I quickly dismissed any more thoughts on that subject, however, because I had a more pressing matter at hand: My first day on the job . . . my very first news assignment . . . a bank robbery . . . Wow! Things were starting off with a bang for me.
Alas, there were two banks in Pass Christian, Mississippi, and my wife and I had placed our meager savings in the other bank, the one the robber did not hold up.
So, as I walked into our bank and asked excitedly about the holdup, everyone — the bank guard, the tellers behind the windows, the customers, why, even the bank executives who came out from their offices in their three-piece suits, like I said, everyone — giggled and laughed at me like I was a fool, which, again, I felt I was.
One of the bank tellers took a motherly interest in me. “No, honey, it’s the other bank, Merchant’s Bank.” And she pointed me in the right direction.
By the time I got to the right bank, every newspaper and TV reporter was already there, and some of the TV people were already packing up their things to leave.
When the reporter for the Biloxi newspaper heard that I, a latecomer to the holdup, was from the Sea Coast Echo, he gave me a smirk. “This,” he seemed to be telling me with his condescending grin, “is why I am a reporter at a daily newspaper and you are such a loser.”
Then he threw me two scraps of information which he said all the other reporters had already learned.
First, the bank robber didn’t even try to disguise himself. Everybody in the whole town knew who he was. It was Leroy.
And, second, just before Leroy robbed the bank, he had been at the diner across the street. Reportedly, he put down his newspaper, handed the waitress a big tip and told her, “I’m about to come into a lot of money.”
Nothing I would be able to do with either of those facts, Mr. Biloxi assured me with a smug smile. All the other reporters had also heard about Leroy and the big tip he gave the waitress, so those two facts were probably going to be in the lead of every single reporter’s story. “By the time you go to press — a week from now — all this will be old, old news,” said Mr. Biloxi.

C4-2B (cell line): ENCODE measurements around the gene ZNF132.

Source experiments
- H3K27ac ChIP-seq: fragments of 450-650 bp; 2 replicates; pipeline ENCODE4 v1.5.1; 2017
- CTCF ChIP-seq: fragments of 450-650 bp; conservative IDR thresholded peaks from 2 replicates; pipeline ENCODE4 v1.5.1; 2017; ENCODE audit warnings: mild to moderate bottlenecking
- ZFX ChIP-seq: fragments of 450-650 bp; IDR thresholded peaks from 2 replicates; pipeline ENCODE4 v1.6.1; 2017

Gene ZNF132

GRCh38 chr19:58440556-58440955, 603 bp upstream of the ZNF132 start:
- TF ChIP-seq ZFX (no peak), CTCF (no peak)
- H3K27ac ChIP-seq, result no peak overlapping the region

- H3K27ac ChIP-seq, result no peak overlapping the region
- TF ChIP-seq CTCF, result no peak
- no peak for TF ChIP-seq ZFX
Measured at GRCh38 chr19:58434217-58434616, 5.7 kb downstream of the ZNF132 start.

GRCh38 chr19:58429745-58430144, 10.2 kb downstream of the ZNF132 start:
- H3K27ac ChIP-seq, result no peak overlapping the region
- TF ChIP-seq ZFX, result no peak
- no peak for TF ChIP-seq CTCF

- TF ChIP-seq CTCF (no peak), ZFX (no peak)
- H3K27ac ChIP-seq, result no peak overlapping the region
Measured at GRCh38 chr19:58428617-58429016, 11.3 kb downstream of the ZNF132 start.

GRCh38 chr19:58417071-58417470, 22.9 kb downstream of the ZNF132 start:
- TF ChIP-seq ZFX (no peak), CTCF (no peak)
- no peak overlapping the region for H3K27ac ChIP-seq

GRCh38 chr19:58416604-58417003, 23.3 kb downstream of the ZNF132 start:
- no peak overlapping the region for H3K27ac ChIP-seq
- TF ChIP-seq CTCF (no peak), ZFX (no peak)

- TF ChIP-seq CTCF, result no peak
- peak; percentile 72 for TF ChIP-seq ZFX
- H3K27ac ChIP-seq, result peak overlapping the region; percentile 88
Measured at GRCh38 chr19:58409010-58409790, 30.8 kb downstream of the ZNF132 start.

I had an instant dislike for the smug man, and I resolved to come up with an angle none of those reporters had considered, so I went to the FBI and asked for one piece of information about the suspect, his date of birth (or DOB, as the FBI spokesman told me).
Then I checked Leroy’s horoscope in the paper for that day.
Dammit! I was hoping that, just before Leroy had put down his newspaper, he had read his horoscope, and it said: “You will come into a lot of money.”
But, sadly, it did not.
I still used his horoscope in my lead, but it didn’t have the zip and the zing I really wanted.
Even though the Horoscope Heist didn’t turn out great for me, things worked out for my Dan Bitterman. In his fictional world, Leroy’s horoscope read exactly what it should have read in my real world.
Scoop! He scooped Mr. Biloxi and everyone else — even though his story didn’t come out until a week later.
That’s why I’m a fiction writer. Things in my make-believe world happen the way they’re supposed to happen, not like in the real world of people like Mr. Biloxi where everything is humdrum, mediocre and dull, dull, dull.
That’s why Dan’s story about the bank robbery, the “Horoscope Heist,” turned out better than mine.
Remember that when news people tell you fiction is dead. Fiction will always be better than fact, just as long as there are writers who dream.